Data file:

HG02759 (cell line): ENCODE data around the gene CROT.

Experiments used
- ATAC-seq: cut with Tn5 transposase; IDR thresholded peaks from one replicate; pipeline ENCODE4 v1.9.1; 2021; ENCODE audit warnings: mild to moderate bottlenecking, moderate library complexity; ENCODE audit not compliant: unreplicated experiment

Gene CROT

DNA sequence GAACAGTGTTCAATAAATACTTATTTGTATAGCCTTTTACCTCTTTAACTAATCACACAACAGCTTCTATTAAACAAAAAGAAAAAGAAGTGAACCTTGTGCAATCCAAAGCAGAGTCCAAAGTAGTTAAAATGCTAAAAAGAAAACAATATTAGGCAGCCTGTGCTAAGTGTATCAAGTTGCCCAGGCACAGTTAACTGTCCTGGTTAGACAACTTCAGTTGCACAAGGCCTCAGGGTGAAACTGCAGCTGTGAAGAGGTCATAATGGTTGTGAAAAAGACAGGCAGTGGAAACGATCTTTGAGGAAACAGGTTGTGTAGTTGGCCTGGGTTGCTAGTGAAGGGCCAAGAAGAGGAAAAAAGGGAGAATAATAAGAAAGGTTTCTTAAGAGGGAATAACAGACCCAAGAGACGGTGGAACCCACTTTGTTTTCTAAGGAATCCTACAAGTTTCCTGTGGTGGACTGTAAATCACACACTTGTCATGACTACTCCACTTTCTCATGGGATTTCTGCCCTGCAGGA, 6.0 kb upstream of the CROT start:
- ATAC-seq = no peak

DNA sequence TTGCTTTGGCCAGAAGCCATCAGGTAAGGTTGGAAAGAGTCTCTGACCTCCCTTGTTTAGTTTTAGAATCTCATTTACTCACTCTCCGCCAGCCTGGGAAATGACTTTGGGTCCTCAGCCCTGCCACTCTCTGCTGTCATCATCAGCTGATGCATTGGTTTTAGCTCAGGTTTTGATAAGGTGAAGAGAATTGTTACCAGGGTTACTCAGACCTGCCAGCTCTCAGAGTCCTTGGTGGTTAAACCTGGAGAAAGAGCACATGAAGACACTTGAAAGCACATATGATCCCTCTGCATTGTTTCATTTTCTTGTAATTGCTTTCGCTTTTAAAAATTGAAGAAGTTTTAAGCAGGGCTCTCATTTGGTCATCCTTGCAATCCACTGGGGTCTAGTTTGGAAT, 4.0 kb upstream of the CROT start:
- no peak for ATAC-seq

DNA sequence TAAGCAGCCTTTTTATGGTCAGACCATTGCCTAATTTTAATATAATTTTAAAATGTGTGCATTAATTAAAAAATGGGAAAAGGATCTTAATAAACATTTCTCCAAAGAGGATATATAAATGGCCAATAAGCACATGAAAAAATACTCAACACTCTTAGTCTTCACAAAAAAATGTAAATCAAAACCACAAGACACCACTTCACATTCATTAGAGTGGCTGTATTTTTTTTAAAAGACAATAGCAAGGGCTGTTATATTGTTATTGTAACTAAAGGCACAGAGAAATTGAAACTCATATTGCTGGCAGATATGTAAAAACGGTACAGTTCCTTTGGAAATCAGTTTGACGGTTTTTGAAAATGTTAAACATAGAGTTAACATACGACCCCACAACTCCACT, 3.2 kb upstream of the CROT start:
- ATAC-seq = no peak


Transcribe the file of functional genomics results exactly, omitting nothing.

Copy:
HG02759 (cell line): ENCODE data around the gene CROT.

Experiments used
- ATAC-seq: cut with Tn5 transposase; IDR thresholded peaks from one replicate; pipeline ENCODE4 v1.9.1; 2021; ENCODE audit warnings: mild to moderate bottlenecking, moderate library complexity; ENCODE audit not compliant: unreplicated experiment

Gene CROT

DNA sequence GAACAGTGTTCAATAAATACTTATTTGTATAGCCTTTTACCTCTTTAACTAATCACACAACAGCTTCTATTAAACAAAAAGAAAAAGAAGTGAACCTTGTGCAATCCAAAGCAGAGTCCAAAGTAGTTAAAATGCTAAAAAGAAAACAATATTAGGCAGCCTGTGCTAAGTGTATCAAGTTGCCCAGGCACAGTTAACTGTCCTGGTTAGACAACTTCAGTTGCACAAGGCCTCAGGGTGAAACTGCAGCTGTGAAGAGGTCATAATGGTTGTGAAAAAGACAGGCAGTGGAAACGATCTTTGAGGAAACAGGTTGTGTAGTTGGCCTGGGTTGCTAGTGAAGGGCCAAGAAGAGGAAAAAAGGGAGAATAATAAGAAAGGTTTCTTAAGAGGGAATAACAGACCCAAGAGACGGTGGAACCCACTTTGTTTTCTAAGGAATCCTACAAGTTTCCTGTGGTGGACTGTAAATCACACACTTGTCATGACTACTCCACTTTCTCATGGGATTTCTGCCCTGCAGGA, 6.0 kb upstream of the CROT start:
- ATAC-seq = no peak

DNA sequence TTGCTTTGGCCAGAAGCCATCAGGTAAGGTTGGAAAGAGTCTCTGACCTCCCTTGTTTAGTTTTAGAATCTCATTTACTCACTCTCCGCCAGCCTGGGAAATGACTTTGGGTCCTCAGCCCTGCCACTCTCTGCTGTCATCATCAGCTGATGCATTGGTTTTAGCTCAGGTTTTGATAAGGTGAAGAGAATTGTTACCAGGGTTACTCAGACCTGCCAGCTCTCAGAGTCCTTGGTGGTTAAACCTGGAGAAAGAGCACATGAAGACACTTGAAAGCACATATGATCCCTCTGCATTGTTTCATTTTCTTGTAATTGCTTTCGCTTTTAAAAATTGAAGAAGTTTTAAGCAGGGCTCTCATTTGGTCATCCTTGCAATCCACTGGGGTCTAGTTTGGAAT, 4.0 kb upstream of the CROT start:
- no peak for ATAC-seq

DNA sequence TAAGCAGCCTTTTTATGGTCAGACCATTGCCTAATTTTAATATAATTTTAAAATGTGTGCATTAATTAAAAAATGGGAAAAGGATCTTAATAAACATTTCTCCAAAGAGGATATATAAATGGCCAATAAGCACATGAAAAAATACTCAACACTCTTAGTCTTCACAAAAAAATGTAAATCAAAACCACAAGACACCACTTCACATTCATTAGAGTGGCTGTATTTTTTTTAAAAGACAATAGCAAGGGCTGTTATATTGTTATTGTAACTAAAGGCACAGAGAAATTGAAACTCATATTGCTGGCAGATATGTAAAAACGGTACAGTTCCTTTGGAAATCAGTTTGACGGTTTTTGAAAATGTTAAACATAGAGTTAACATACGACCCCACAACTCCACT, 3.2 kb upstream of the CROT start:
- ATAC-seq = no peak